The digital age is upon us. You just have to walk down the street to see that mans’ best friend is no longer his dog – it’s his mobile phone. Whether it’s a phone, tablet or laptop, these trusted devices are never far from our side, electronically managing everything from our friendships to our finances.
You needn’t even be inconvenienced by a visit to the supermarket to do your weekly food shop, or a trip to the cinema to catch a film it can all be done remotely from the comfort of your own home – something future generations will also expect of their home buying process.
Controlling your home’s lighting and heating remotely is becoming more popular. Some use their phones to see who is ringing their doorbell at home, ordering a taxi through Alexa / Uber or your evening meal via Deliveroo is pretty mainstream. People are getting used to things happening instantaneously, they just don’t have the patience to wait.
According to the Council of Mortgage Lenders, the average age of a first-time buyer is 30, which means the industry hasn’t yet encountered or had to serve the real ‘digital generation’. To meet the needs of this plugged-in generation, the industry will need to transform itself over the next five to ten years which isn’t that long in the grand scheme of things.
Pause for Breath
Until recently, investing in new technology hasn’t been at the top of firms’ ‘to do’ lists; most of us have had our attention diverted elsewhere over recent years.
Rewind ten years and front end technologies were being relatively well invested in, with the average time to offer around ten days. This investment screeched to a halt when the industry was catapulted into the financial crisis in 2007 and firms had to prioritise and protect their limited resources.
Then, just as the dust was beginning to settle, along came the Mortgage Market Review (MMR). From when it was first announced in 2009 to its implementation in 2014, firms focused on making their systems compliant, and rightly so. The market had just another two years before the Mortgage Credit Directive (MCD) came into effect in 2016 and it is only very recently that the industry has had chance to pause for breath. Investing in technology has once again become a priority.
The first signs of digitisation are starting to break through with the launch of digital brokerages and banks. ‘FinTech’ is the latest buzz word. It’s what anyone, who’s anyone is talking about. In April, the Chancellor, Philip Hammond, described the sector as one of Britain’s most “exciting industries” employing more than 60,000 people and contributing £7bn a year to the UK economy.
FinTech is set to revolutionise and empower firms and consumers in the mortgage market over the coming years; making online fact finds, screen sharing and automated documentation exchanges part of everyday life.
Screen-to-screen technology will open the door for brokers and homebuyers to speak to each other, anytime, anyplace, through their mobile devices. While online passports will offer instant authentication, eradicating the tedious task of having to provide the same identification documents to the broker, estate agent, lender and solicitors.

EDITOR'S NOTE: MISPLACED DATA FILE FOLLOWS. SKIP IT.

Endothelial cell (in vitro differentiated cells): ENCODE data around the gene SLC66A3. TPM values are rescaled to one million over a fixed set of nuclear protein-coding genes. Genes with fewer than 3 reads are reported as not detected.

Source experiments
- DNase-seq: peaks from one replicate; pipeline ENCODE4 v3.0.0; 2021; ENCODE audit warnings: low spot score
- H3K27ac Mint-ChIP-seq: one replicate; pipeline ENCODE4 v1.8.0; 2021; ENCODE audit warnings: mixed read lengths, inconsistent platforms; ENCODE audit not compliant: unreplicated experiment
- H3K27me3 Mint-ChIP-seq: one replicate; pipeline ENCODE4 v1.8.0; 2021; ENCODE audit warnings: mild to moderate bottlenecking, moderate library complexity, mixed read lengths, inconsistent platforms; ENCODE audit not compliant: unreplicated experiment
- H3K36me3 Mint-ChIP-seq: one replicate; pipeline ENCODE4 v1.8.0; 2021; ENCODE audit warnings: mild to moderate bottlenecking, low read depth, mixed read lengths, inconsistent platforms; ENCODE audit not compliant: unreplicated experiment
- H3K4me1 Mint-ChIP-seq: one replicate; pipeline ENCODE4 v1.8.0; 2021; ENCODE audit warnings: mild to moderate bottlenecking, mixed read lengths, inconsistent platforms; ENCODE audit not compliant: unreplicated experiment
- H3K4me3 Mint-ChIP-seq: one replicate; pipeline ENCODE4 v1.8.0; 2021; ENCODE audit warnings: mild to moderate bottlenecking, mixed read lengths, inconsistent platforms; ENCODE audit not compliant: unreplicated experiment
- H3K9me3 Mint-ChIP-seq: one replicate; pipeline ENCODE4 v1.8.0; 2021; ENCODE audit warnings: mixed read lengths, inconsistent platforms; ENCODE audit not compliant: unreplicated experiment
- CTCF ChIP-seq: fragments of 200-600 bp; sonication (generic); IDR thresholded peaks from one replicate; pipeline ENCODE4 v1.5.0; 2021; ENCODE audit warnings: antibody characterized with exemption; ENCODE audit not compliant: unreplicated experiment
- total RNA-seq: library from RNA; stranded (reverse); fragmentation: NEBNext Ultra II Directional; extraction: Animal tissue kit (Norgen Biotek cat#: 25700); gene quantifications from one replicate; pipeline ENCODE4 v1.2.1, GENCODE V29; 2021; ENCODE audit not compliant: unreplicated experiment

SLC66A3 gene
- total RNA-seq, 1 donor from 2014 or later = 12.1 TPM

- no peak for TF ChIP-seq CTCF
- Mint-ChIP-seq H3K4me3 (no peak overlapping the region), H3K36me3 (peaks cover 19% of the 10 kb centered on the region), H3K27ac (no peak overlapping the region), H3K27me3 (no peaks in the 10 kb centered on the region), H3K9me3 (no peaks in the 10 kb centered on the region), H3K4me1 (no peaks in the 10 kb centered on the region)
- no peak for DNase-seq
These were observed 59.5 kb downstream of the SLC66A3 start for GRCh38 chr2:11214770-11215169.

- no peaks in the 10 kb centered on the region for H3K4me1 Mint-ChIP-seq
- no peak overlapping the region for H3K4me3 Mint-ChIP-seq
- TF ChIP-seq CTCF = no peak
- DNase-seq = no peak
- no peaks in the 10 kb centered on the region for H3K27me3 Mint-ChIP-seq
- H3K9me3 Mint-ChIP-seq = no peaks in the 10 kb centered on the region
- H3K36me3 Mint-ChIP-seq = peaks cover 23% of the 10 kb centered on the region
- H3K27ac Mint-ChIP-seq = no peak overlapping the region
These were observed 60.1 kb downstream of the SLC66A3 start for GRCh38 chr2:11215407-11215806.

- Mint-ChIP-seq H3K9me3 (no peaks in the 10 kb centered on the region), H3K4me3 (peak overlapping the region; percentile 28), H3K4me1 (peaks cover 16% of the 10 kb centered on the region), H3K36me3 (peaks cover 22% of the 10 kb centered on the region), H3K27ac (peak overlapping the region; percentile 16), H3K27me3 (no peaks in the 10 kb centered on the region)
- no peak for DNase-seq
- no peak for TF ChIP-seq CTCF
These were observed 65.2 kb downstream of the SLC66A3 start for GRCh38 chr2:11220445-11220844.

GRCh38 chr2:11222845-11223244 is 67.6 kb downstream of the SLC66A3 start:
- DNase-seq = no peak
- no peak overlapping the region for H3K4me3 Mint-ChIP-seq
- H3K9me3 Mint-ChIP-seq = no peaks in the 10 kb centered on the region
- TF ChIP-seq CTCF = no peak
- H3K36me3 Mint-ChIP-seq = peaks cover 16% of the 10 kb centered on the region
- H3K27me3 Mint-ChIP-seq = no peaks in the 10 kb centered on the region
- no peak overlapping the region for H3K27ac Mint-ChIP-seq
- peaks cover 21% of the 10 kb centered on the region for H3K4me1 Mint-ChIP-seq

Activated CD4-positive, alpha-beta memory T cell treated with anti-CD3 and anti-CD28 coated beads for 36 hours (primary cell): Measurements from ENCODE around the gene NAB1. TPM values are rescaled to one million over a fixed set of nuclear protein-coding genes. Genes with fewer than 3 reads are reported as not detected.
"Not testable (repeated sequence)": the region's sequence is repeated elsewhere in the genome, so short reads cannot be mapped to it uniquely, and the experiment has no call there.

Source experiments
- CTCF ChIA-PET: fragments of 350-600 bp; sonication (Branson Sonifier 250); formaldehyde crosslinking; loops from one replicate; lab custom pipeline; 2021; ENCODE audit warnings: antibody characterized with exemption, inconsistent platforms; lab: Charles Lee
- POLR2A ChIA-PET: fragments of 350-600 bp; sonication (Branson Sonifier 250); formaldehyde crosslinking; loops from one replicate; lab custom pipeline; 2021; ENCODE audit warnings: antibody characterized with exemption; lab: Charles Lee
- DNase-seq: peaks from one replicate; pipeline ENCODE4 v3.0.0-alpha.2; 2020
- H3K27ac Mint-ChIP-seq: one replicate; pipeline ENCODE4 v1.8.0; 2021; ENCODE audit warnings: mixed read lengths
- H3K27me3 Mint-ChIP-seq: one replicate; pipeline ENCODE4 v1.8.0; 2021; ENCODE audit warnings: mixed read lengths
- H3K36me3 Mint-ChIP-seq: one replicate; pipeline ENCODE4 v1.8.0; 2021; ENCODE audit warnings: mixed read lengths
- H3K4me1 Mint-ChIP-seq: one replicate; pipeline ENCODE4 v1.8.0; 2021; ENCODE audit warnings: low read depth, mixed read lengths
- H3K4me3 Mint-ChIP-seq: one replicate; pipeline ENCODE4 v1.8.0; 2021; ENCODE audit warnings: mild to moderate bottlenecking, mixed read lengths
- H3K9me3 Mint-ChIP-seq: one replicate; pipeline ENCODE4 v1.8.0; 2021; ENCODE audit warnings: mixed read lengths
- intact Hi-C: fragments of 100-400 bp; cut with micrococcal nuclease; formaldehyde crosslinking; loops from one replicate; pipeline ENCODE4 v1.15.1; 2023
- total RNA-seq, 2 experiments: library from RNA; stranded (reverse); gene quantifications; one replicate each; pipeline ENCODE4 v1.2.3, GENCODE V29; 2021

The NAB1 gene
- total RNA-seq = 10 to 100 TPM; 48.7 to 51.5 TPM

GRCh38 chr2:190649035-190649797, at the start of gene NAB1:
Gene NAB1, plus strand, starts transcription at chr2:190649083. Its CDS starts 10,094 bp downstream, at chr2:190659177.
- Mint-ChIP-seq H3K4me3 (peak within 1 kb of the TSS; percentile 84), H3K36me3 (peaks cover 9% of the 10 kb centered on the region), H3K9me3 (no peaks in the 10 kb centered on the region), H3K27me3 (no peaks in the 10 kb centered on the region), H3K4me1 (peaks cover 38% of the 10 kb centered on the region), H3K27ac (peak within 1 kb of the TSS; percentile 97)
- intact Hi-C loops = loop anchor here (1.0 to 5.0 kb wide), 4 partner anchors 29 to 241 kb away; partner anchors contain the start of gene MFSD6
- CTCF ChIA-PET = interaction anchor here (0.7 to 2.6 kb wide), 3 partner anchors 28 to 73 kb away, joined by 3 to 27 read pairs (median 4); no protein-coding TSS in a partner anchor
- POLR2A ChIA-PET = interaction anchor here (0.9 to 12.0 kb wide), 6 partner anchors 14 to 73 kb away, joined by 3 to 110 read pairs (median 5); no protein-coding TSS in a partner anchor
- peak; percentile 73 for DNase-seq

Instant Mortgage Offers
Most would agree that the MMR and the MCD were the medicine the mortgage market needed, but they have, in part led to the commoditisation of the sector. Customers demand clarity and certainty; their time is their currency and it is the lender’s responsibility to ensure this time is spent wisely. What will make lenders stand out from the crowd going forward will be how quickly they can say ‘yes’.
For the right customer with a good credit record, there is the exciting opportunity for an instant mortgage offer. Borrowers will still need the cooling off period and for the legal work to be completed, but a fast and firm ‘yes’ will give homebuyers the decision they need to choose a property with confidence.
Aiding this will be Open Banking, which is set to be implemented by 2019 and will revolutionise the way you and I transact; save; borrow and invest our money.
Through Open Banking, third parties will be able to access customer and aggregated data held by banks – HSBC has already started this process. For the mortgage market this could mean firms will have access to all of borrowers’ financial data at their fingertips, which will make pinpointing the correct mortgage a great deal easier.
A Threat to Business?
So is the forthcoming digitisation of the mortgage market a friend or foe to the broker community? FinTech should not be viewed in terms of a ‘them or us’ scenario. Advice will still be at the heart of the new digital mortgage era. FinTech should instead be viewed as something that you can use to integrate into your existing processes – or better – replace them and the FinTech’s themselves would be missing a trick if they forgot the customer’s need for the intermediary channel.
Screen-sharing and automated documentation exchanges will reduce admin and paperwork for brokers, freeing up time for you to do what you do best: advise.
The market may not quite be ready for ‘robo advice’, or guided advice but this type of service will, in time be helpful for the financially astute borrowers who need guidance through just a few steps of the mortgage process. No doubt, the technology needs to learn and to be proven and it is unlikely to replicate the subtleties and breadth of advice a broker can give, especially for first-time buyers.
There will still be those borrowers that desire face-to-face advice, or prefer to speak with an adviser over the telephone and there is no reason why you cannot give your clients the choice of all channels – even execution-only.
Tracie Pearce is head of mortgages at HSBC